Polish Jews today, four generations and growing

In Poland today, an astonishingly vigorous Jewish community has emerged from the shadows – a reminder that where democracy flourishes, so too can the Jewish people.

February 14, 2015 20:55
3 minute read.
Polish Jews

Old gravestones are pictured at the Jewish Cemetery in Warsaw (file). (photo credit: REUTERS)


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This month, Poland’s Jewish community went to yoga classes. They attended interpretive literary readings, learned about the genetic origins of Ashkenazi Jewry, and taught their kids about Sephardic cuisine. And that was just at the Warsaw JCC.

The revival of Jewish cultural life that began more than two decades ago with the Krakow Jewish Culture Festival has become an established, post-revival reality, with dynamic Jewish youth groups, day schools and summer camps, and scholarly work conducted by Jews and non-Jews alike. American Jews still have a tendency to speak of the Polish community only in terms of memory, but Poland’s living Jewish culture reflects resiliency, depth and beauty.

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However they may express their heritage, the members of today’s Jewish community in Poland have a powerful sense of place, deeply rooted in their Polish belonging. From Orthodox traditionalists to cultural Jews, to the growing number of Poles raised Catholic or atheist who have discovered their Jewish ancestry only recently, all are pursuing the vitality that marks 1,000 years of Polish-Jewish life. As Piotr Wislicki, chairman of the Association of the Jewish Historical Institute of Poland, says, “There is no history of Poland without the Jews, and no history of the Jews without Poland.”

The Jews of Poland are experiencing a reawakening of identity. Warsaw’s new, state-of-the-art POLIN Museum of the History of Polish Jews expresses and builds on this awakening, as Poles of all backgrounds become agents of a new future, built together. Perhaps most fascinating is the number of non-Jews involved in this process at every step of the way.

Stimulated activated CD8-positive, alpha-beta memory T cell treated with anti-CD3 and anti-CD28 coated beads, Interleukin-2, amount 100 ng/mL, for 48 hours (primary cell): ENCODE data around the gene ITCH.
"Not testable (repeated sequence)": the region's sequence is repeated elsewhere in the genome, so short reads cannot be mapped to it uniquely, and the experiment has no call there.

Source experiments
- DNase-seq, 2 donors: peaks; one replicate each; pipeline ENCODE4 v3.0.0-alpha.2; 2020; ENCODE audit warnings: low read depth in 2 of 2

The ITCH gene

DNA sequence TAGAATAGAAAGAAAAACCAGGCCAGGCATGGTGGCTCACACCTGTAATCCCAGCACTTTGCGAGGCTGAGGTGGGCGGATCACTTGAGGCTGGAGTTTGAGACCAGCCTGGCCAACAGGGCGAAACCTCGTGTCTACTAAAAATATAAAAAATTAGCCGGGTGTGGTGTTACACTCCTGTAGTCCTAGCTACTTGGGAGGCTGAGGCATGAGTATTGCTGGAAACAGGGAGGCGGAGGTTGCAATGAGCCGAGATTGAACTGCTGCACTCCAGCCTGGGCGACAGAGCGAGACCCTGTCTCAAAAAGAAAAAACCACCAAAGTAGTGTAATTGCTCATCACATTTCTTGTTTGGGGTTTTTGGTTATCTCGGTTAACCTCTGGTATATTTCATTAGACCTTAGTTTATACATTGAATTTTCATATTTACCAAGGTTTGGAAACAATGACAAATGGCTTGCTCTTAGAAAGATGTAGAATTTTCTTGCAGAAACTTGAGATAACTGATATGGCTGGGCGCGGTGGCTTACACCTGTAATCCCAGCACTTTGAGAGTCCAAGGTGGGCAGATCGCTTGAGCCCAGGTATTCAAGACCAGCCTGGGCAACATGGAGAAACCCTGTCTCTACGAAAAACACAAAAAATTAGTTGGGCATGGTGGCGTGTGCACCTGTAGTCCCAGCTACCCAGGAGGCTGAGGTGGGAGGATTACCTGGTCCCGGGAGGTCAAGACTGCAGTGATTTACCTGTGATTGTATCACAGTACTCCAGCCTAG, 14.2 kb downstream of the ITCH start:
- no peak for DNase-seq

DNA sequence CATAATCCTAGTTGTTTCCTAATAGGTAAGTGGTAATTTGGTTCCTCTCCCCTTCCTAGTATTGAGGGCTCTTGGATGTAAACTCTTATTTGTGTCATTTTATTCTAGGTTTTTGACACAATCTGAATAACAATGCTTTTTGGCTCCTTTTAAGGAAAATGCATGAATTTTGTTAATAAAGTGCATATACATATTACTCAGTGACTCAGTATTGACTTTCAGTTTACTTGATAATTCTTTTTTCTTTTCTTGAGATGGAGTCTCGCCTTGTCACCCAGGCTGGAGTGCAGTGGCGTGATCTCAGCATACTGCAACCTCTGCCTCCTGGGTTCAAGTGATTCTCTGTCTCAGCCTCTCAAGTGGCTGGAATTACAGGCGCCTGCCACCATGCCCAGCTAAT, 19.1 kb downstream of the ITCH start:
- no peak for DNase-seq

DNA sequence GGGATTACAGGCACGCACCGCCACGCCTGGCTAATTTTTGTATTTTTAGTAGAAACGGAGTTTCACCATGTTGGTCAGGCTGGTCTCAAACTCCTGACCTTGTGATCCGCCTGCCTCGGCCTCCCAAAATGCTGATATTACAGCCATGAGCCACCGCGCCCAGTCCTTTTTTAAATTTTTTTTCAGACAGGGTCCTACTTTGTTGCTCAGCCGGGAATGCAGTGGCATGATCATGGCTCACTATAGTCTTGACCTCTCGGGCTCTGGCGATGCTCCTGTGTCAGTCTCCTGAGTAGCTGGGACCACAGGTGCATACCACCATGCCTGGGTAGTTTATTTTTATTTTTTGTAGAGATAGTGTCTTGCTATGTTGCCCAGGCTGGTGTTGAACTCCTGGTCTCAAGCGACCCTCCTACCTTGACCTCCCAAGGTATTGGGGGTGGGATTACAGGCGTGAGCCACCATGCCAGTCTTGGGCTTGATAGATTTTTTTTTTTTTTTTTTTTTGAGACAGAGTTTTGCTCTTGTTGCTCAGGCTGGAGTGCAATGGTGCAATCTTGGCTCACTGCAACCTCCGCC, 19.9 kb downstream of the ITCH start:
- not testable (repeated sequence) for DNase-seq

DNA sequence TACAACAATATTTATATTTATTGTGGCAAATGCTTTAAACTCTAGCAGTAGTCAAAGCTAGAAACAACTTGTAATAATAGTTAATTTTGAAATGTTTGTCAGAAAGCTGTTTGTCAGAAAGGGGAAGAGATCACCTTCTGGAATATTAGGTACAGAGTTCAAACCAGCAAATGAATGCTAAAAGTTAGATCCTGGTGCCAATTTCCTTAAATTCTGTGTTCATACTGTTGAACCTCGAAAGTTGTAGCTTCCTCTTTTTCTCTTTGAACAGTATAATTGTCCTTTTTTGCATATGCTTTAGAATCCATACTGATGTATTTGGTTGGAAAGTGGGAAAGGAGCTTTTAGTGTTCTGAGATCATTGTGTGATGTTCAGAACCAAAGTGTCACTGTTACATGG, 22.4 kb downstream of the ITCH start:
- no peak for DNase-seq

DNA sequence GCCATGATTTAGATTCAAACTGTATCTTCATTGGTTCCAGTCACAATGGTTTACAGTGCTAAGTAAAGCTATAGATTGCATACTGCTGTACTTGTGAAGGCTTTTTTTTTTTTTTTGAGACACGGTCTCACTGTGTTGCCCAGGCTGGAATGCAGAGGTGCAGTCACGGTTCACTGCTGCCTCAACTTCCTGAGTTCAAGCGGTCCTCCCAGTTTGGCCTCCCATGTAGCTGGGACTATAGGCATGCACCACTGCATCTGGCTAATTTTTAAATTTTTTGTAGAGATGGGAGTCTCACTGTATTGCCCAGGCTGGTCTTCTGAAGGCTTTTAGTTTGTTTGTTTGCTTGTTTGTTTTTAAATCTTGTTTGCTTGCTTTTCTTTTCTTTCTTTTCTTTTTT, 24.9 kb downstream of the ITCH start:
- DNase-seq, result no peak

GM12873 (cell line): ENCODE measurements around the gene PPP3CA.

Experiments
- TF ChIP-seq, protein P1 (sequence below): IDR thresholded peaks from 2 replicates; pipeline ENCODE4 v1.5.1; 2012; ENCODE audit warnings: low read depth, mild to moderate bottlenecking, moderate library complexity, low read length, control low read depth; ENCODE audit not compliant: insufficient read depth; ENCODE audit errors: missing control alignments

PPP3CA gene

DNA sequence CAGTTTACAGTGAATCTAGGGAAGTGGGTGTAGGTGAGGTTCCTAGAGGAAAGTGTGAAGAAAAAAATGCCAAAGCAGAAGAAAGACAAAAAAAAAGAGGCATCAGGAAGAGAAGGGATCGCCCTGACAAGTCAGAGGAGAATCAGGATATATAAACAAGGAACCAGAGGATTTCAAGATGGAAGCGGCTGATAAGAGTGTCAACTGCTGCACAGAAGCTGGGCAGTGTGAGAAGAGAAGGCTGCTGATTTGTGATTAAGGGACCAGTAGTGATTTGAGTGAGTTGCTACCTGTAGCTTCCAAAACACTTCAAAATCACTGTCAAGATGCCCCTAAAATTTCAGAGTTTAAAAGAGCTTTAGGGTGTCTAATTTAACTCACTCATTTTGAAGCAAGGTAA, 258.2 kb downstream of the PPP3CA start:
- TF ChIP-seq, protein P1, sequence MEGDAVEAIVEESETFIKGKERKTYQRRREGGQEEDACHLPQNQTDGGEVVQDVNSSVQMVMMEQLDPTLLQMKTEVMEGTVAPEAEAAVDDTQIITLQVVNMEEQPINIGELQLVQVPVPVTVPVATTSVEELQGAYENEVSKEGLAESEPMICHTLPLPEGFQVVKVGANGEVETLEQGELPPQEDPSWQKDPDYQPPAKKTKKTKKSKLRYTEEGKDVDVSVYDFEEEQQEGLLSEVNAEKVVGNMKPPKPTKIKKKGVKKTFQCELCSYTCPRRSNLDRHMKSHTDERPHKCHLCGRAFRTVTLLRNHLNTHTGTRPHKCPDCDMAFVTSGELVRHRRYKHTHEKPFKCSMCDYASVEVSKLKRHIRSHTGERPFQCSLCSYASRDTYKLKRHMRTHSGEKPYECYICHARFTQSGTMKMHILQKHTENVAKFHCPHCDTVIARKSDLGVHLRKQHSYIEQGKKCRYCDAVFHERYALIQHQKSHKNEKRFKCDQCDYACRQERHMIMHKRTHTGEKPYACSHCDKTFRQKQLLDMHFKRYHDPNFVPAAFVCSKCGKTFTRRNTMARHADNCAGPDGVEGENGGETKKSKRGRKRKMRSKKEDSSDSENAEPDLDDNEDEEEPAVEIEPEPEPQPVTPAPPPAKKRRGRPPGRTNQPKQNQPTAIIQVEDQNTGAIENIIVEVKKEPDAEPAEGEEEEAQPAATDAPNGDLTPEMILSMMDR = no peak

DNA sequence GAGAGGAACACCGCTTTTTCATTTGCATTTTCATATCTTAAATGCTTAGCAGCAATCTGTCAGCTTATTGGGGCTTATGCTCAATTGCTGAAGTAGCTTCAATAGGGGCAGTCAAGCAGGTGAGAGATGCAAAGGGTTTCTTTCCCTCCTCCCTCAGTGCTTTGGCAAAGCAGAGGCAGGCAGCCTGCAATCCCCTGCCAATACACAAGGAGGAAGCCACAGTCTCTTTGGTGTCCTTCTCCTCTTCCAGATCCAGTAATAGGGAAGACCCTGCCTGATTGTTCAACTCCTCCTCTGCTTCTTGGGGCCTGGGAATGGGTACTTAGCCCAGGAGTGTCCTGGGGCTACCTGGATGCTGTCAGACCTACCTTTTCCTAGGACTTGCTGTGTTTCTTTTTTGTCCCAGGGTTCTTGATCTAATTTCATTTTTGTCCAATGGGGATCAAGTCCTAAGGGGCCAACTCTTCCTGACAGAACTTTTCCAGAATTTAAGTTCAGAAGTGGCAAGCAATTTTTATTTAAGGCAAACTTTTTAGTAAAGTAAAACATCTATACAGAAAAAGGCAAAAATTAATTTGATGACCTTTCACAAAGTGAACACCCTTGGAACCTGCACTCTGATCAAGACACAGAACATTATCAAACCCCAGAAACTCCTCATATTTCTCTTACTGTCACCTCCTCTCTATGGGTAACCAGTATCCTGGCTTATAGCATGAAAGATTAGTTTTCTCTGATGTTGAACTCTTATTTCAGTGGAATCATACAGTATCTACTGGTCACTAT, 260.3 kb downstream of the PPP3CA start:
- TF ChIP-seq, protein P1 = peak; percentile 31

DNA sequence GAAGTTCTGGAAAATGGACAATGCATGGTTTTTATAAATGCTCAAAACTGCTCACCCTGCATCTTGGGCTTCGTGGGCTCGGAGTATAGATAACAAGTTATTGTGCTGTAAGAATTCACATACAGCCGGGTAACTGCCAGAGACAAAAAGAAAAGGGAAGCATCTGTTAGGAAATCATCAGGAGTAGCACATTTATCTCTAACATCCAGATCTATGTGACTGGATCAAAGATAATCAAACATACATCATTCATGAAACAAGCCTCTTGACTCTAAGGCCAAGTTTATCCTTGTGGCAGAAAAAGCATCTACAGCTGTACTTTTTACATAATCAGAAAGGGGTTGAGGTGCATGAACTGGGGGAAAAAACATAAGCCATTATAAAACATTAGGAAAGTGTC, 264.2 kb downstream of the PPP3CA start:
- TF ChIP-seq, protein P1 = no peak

As democracy has taken root and flourished, Polishness has ceased to be defined in narrow ethnic or religious terms, becoming instead a question of citizenship and multicultural heritage. Non-Jewish turnout at festivals, academic seminars, and among the museum’s visitors is a sign of this growing inclusiveness, as anti-Semitism is increasingly perceived as a threat not just to Jews, but to society as a whole.

All of this can be seen in the Polish justice system’s recent defense of ritual slaughter in the face of those who sought to legislate against the rules of kashrut and halal; in their campaign to defeat this pernicious law, the Jewish community was joined by leaders of Poland’s small, indigenous Muslim community.

Yet most in the world’s Jewish community seem unaware of these changes. The narrative of loss and destruction is powerful; many among us fear that failing to focus on the horrors of the past will mean we’ve failed the memories of those we lost.

I believe, however, that nothing could be further from the truth. Over the course of 10 centuries, Jewish lives were lived in all their glory on Polish soil. The community’s rabbis, writings, food, art, thoughts and deeds are everywhere woven into our shared culture – and that community’s descendants are continuing its legacy. To fail to recognize the growth and vitality of today’s Polish Jewish community is to violate the memories on which they draw.

As the director of Taube Philanthropies, I have felt real pride and deep joy as I’ve watched the POLIN Museum move from dream to reality – the role we play in that institution will always give it a very special place in my heart.

As deep as the Holocaust’s trauma was and will always be, it is not now, nor has it ever been, the whole story of Polish Jewry. Vibrant Jewish life is now a reality in Poland, and those who live elsewhere who don’t realize it are missing out on a rich cultural revival. The narrative has been changed.

In Poland today, an astonishingly vigorous Jewish community has emerged from the shadows – a reminder that where democracy flourishes, so too can the Jewish people.

Shana Penn is executive director of Taube Philanthropies and a visiting scholar at the Graduate Theological Union’s Center for Jewish Studies.

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